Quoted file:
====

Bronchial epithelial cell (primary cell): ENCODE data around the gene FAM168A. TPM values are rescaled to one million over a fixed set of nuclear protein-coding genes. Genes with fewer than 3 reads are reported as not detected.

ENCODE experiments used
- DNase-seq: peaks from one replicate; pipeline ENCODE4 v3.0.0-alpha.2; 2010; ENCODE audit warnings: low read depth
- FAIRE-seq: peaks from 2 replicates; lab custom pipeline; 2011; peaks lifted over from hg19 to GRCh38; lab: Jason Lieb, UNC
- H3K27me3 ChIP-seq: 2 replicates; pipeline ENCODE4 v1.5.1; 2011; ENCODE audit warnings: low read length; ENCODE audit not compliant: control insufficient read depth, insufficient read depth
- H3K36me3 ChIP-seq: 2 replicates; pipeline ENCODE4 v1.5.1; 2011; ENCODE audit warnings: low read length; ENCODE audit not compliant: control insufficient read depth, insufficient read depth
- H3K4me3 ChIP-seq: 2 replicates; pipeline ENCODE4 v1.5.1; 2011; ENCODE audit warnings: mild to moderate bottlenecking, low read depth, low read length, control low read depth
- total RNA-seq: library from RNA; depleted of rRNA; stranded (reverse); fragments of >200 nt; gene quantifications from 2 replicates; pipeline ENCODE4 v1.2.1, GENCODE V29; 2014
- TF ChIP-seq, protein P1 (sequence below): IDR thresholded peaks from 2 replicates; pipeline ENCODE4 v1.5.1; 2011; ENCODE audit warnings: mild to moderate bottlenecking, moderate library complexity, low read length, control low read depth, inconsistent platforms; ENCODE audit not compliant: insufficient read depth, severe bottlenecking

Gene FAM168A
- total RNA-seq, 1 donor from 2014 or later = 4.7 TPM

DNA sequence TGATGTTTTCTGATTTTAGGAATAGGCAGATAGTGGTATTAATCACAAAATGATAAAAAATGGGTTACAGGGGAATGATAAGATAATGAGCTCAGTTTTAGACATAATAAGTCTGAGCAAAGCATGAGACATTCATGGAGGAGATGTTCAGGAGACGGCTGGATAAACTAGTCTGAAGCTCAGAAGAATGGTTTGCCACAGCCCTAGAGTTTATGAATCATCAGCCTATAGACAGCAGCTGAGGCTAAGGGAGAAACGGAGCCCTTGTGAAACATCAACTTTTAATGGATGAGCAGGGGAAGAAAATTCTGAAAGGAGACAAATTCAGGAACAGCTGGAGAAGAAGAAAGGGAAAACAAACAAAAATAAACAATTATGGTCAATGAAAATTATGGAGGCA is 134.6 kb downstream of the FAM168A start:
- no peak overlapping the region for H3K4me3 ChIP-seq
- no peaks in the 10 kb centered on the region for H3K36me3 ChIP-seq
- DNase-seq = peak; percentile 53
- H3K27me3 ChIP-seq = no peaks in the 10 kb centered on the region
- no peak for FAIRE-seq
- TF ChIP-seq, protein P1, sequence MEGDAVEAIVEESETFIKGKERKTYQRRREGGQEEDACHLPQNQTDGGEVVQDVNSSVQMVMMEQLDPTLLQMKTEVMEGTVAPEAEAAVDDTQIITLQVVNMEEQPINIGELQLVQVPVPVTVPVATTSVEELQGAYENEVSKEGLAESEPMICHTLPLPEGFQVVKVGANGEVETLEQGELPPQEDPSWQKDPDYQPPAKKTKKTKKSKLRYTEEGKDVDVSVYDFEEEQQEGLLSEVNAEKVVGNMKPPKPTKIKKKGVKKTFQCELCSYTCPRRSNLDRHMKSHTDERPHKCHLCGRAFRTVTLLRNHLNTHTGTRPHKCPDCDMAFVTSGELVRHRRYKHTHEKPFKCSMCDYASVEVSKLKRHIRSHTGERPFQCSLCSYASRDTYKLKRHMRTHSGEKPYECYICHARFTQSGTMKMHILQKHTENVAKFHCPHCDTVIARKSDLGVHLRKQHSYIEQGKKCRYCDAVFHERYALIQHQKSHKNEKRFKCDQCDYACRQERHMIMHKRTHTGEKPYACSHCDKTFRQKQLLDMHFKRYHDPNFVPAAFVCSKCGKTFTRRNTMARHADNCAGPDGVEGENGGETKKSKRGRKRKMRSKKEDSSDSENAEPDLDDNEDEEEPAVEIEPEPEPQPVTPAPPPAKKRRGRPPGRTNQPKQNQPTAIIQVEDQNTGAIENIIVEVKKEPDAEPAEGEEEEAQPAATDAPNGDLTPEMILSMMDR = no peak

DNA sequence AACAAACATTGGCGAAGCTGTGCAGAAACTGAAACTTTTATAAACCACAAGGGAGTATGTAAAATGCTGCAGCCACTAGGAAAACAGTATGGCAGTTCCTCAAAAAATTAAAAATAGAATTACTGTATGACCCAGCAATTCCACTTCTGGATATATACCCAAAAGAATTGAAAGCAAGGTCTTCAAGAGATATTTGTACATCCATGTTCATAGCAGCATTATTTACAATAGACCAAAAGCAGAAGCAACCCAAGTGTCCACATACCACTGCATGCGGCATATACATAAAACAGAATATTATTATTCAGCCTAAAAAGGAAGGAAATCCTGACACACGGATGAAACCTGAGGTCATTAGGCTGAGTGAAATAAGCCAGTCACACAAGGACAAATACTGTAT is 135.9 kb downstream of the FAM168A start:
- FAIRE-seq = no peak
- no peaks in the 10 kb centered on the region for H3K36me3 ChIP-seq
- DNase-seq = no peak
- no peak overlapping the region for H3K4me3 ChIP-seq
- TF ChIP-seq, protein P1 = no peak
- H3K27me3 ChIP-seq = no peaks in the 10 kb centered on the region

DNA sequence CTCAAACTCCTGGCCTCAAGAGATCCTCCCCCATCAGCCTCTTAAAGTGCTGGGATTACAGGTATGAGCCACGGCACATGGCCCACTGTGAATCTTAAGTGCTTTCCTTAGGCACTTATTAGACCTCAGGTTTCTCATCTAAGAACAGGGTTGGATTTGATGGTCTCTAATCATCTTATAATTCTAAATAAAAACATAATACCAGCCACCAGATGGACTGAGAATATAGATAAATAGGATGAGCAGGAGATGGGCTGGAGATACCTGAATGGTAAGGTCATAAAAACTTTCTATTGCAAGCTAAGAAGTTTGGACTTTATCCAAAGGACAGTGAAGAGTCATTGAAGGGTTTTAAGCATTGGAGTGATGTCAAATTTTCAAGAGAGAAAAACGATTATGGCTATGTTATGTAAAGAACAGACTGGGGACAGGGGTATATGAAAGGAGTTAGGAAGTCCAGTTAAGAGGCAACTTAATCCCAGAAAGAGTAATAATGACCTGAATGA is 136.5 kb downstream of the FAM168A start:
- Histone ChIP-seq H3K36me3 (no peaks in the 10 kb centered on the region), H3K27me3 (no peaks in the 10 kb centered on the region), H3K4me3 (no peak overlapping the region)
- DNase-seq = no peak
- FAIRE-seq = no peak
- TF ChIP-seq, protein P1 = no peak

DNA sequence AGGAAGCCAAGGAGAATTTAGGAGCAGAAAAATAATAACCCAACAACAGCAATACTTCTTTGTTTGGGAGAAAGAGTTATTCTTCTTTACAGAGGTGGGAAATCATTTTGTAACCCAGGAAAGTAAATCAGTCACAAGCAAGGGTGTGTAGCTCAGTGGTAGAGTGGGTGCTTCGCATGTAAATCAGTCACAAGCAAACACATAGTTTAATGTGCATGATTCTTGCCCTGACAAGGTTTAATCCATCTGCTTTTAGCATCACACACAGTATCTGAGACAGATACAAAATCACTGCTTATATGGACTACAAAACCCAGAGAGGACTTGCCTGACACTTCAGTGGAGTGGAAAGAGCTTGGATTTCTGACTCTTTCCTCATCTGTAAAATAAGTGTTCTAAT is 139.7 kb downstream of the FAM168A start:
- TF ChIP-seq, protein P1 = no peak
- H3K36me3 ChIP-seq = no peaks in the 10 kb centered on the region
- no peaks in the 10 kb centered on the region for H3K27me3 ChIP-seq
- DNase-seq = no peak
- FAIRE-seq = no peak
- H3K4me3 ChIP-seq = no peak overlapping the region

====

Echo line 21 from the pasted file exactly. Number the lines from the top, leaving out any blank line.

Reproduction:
- no peaks in the 10 kb centered on the region for H3K36me3 ChIP-seq